- But now, her entire life has been transformed by the grace and power of Jesus! She’s no longer the woman who was a slave to the evil that lived inside her.
- Faith in Jesus had set her free. And she chose to never to leave Jesus’ side. And folks, Scripture reports that she never did.
Next, Luke mentions Joanna:
- She was the wife of King Herod’s most trusted aide. Chuza, her husband, was responsible for managing the finances and property of King Herod.
- Joanna life was also greatly transformed by the grace and power of Jesus. Consider this: She had lived the good life of Jewish high society with all the worldly behaviors, and attitudes that went along with it. Jesus changed her entire value system.
Sidebar: We’re not told but I think it’s safe to assume that had Joanna’ husband refused to let her travel with Jesus, Jesus would have told her to stay at home and be a godly example to him. Since she was traveling with Jesus, since she was, by popular opinion, not living as a proper Jewish woman, perhaps her husband wanted nothing to do with her.
It’s interesting to see the varied backgrounds of those who followed Jesus. Mary, a former demon possessed woman, and Joanna, a former member of the royal court.
- We read about Joanna one more time: she was one of the 3 women who went to Jesus’ empty tomb on that first resurrection morning.
Then there’s Susanna:
- This is the only time she is mentioned by name. But we know that she loved Jesus, that Jesus had healed her in some way, and that she too followed and served Jesus.
Finally, Luke mentions many others, meaning many other women who traveled with Jesus.
So, what’s the good news of the kingdom Dr. Luke wants us to see in those who traveled with Jesus? There is no discrimination, no prejudice in the kingdom of God.
- Anyone can be saved, anyone can come to faith in Jesus, anyone, from all walks of society. From the ‘goody two shoes’ to the most horrid excuses for human beings.
- Everyone is equal in the kingdom of God.
That truth was paramount for the Apostle Paul who was a walking conflict of lifestyles:
- He was the upper crust of Jewish society, yet, he willingly executed many Jews who placed their faith in Jesus.
I gotta believe that Paul wrote Galatians 3:28 partly because he needed to be reminded of its truth: There is neither Jew nor Greek, there is neither slave nor free, there is no male and female, for you are all one in Christ Jesus. (Galatians 3:28)
That was good news in Jesus’s time, in Paul’s day and in ours as well.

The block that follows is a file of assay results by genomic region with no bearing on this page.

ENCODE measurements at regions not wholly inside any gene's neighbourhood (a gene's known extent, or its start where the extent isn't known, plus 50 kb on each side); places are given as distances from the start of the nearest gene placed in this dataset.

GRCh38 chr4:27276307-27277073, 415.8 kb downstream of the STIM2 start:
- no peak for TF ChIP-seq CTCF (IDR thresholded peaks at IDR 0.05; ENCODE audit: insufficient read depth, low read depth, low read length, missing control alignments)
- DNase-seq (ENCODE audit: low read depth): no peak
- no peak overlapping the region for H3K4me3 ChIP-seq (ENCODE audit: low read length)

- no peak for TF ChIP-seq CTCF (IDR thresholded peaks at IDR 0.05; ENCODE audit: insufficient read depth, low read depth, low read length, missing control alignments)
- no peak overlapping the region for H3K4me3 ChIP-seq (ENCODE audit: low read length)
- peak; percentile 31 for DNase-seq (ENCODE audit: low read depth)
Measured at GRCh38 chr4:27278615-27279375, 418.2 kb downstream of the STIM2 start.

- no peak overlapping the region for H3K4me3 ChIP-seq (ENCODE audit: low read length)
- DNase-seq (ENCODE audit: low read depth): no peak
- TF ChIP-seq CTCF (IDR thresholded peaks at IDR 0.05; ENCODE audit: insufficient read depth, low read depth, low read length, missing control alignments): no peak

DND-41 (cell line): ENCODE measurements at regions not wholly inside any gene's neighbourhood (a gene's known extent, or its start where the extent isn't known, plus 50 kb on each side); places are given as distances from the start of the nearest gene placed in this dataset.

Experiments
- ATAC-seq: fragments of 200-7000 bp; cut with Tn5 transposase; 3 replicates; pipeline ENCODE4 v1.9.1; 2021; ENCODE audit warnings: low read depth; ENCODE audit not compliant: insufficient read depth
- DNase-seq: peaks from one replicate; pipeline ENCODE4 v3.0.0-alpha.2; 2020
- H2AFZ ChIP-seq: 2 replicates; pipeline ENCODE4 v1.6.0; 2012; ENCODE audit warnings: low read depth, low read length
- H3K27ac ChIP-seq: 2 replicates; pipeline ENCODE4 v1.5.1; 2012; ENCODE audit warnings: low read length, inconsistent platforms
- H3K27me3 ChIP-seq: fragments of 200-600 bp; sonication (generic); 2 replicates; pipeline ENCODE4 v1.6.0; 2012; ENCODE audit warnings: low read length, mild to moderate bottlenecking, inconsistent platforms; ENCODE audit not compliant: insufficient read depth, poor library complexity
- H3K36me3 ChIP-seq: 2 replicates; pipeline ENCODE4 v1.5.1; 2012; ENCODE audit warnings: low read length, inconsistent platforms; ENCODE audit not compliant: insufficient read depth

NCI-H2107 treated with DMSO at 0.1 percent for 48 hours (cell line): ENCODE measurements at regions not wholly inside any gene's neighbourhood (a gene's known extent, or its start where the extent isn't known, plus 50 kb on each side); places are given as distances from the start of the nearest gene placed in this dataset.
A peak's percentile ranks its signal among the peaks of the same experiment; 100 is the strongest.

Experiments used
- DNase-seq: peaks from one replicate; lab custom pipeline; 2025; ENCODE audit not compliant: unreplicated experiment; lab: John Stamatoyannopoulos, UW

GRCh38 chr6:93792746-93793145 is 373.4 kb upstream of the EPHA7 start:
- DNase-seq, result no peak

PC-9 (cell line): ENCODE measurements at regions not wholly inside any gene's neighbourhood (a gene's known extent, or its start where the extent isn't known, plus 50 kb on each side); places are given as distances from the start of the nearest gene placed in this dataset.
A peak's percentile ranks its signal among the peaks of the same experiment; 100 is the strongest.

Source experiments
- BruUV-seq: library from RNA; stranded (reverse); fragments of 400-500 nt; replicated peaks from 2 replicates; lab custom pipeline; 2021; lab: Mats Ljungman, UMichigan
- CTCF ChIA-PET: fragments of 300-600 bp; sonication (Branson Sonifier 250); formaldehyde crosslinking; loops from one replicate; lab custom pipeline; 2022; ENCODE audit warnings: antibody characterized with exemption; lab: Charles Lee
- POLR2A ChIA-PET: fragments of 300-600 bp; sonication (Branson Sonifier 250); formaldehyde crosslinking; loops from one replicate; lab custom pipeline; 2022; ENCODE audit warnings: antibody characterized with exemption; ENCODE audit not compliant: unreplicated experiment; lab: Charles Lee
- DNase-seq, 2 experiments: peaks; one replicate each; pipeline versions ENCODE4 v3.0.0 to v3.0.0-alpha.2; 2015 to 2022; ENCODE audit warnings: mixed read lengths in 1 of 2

One last thing before we move on. The good news of life in the kingdom, the blessing of being citizens of Jesus’ kingdom, does come with responsibility.
We follow King Jesus:
- Wherever He tells us to go, whenever He tells us to go, for as long as He tells us to go.
And we serve King Jesus:
- In whatever capacity He calls us to serve Him,
- With all the resources He gives us in life,
- For as long as He calls us to serve.
That’s exactly what Luke tells us about the women who traveled with Jesus.
When Luke says these women provided for them out of their means, he was saying… out of their substance; out of all that they had: their possessions, finances, time, the best of what they had, their very lives, in its entirety, belonged to Jesus.
How time have changed things. OK, perhaps not things, but how time in the world has changed us:
- We often give out of our abundance, out of what we have extra, left over.
- We often give what doesn’t hurt us to give, doesn’t inconvenience us to give.
We often quickly pass over or conveniently forget what King David said in 2 Samuel 24:24b …I will not offer burnt offerings to the Lord my God that cost me nothing. What that means is this:
- I will not serve God only when it’s easy to do so.
Look, most of us will not be called to follow Jesus, to serve Him in full time ministry. But we all called to provide for the work of the kingdom out of our means,
- out of our substance; out of all that we have: our possessions, finances, time, the best of what we have.
As Jesus says later in verse 8
- He who has ears to hear, let him hear.
Conclusion: The women in our text this morning had been delivered from demons or healed from various diseases. And as a result, out of their love for Jesus and the transformation He had brought about in their lives, they chose to commit their lives, all of their lives, to following and serving Him.
Honestly, I don’t believe Luke included these 2 verses about the women who followed Jesus, to just tell us about how they provided financially and in other ways for Jesus’ ministry.
While that is significant and an example for us to follow, I believe there’s another, more important reason, Luke included these women in his account of Jesus’ life:
It was so we would see and understand that:
- the greatest blessing in the kingdom of God,
- the pinnacle of the good news of the kingdom of God,
- is that we get to be with Jesus!
Folks, that is the best good news!